The Rural Payments Agency now incorporates the British Cattle Movement Service and what I think about these two organisations cannot be expressed on a polite website like this. Suffice it to say that I no longer claim any farm payments because of the confusion, hassle and sheer mindblowing interference in the way I farm. That way, whilst I may be a few thousand pounds poorer each year, at least I don’t have to put up with so many inspections. The RPA is 100% admin and could certainly function adequately with 50% of its admin budget. The systems would have to be simplified to get the work done to provide the service to the farmers, but if they can do it in the Republic of Ireland, then they can do it here. Basically, Defra has gold plated a lot of EU agricultural directives, which gives them more power than they need and interferes with farming to the point where I doubt if there is a single farmer in the country who is not guilty of transgressing some regulation or another.

    Natural England is another Environment Agency. It is too big, too powerful and has pushed its boots and boffins into a corner whilst the bureaucrats have taken over. The same recipe applies. Keep the boots and boffins and slash the admin by 50%.

    The result of such radical but neccessary action would remove a big chunk of cost to the taxpayer, but would inevitably help the productive part of the economy – particularly farming – just because a whole load of interference has been removed. By enhancing the boots and boffins side of things, we actually return to the idea of providing the taxpayer and industry with a service which is used to HELP industry, not hinder it.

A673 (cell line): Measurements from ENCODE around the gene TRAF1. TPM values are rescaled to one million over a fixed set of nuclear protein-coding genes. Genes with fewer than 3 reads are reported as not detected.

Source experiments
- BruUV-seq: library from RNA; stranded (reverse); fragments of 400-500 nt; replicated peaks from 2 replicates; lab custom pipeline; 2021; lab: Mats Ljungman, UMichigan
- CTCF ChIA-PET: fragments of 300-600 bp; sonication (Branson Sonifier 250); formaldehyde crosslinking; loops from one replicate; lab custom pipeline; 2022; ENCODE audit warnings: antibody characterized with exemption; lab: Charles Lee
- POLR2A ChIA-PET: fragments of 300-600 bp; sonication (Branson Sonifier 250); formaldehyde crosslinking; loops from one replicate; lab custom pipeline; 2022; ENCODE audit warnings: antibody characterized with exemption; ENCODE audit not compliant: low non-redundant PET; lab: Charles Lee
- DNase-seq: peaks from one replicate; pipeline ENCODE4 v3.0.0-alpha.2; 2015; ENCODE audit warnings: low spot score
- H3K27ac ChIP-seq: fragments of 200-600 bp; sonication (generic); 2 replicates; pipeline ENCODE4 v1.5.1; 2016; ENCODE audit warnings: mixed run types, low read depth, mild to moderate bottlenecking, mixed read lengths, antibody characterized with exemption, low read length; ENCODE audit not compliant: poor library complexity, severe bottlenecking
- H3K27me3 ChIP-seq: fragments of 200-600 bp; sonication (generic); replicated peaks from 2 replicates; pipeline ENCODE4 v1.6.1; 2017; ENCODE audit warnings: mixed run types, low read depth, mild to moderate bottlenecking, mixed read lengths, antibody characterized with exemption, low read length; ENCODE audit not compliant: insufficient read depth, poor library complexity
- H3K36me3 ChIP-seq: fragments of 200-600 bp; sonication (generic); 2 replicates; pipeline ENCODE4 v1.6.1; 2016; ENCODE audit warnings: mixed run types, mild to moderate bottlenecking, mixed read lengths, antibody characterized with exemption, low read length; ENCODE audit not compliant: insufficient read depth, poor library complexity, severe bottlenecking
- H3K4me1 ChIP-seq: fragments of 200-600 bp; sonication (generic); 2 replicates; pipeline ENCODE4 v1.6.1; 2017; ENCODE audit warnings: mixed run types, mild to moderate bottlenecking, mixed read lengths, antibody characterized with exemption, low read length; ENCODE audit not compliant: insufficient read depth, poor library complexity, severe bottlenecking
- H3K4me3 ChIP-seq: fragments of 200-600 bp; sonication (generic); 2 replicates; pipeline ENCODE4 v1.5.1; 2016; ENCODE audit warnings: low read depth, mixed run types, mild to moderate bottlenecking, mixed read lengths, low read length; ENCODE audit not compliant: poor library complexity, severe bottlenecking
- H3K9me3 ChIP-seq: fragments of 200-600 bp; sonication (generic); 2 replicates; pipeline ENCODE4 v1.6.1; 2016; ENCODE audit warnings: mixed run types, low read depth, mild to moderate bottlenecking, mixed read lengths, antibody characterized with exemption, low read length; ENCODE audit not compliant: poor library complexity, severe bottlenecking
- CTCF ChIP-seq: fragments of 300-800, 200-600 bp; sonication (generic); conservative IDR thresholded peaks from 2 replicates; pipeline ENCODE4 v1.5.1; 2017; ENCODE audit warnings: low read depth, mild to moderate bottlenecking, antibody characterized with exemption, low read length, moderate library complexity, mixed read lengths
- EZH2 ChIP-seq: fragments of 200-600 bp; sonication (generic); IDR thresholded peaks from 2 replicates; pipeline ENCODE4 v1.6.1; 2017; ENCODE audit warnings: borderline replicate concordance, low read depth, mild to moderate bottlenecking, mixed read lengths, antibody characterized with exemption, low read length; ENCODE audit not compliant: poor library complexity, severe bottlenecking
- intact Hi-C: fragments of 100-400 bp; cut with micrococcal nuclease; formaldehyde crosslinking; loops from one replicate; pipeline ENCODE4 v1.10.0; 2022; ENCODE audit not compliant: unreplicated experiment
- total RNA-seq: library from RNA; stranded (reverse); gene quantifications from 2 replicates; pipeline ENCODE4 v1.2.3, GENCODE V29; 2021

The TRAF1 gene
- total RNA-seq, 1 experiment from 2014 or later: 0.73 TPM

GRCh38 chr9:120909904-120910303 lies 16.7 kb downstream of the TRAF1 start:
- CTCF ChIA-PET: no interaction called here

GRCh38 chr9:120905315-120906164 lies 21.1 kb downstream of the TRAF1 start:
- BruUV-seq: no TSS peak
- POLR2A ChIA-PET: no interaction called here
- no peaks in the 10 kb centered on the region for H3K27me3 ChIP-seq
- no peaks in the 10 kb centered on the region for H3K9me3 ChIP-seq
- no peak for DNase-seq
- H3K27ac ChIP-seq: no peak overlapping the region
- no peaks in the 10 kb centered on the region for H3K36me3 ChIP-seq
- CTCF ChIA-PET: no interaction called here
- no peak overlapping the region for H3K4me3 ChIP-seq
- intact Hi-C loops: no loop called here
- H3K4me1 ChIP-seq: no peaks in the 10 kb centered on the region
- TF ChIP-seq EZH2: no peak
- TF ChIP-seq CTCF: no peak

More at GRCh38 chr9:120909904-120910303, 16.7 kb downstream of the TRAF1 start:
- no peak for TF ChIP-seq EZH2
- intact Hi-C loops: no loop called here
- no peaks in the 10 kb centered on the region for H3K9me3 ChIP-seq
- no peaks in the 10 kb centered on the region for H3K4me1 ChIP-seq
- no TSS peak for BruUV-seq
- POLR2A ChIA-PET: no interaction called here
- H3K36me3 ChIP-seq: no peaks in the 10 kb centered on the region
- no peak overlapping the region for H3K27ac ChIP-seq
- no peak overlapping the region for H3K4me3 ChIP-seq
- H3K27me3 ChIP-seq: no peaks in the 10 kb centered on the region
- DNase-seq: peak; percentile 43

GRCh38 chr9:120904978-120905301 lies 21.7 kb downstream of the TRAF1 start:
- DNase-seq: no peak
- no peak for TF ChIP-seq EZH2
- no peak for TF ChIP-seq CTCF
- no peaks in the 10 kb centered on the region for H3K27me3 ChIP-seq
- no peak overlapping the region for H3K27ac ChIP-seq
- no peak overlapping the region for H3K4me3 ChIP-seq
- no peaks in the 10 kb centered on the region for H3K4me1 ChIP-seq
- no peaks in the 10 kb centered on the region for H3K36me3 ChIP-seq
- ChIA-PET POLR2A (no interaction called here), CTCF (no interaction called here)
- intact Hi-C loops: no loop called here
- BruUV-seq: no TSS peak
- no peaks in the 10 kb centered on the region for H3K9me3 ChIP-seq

• Chris H
      Posted July 29, 2009 at 12:05 pm | Permalink

      “Animal health, Central Science Laboratory, Veterinary Laboratories Agency are mostly boffins which have been contaminated by too many admin and consultants. Their admin budgets should be slashed, but the boffins increased and their practical capabilities and capital in the form of laboratories, seriously enhanced.”

      Takes me back to when I worked for the old MAFF/ADAS set-up. The vet diagnostic labs were occupied by many keen enthusiastic staff, vets and technicians (including me), but were always being looked down on by administrators and being “trimmed” at various intervals for “cost-efficiency”. Invariably we used to lose good scientific staff around the country, to be replaced by pen-pushers or nothing at all. British agriculture deserves better. So much has changed since I left, I can’t keep up with it all any more….

      • David Eyles
        Posted July 29, 2009 at 6:24 pm | Permalink

        Yes, exactly. The livestock industry relies to a considerable extent upon the output of the Vet. Laboratories to help us. When I have taken lamb corpses to Winchester to find out exactly what was going wrong, the professionalism of the service I have received was impressive. In one case a sample was sent from Winchester to Scotland to a specialist lab to isolate exactly which strain of the bacteria it was that was causing our lambing pneumonia. This was then matched against the spectrum in the vaccine that we were using.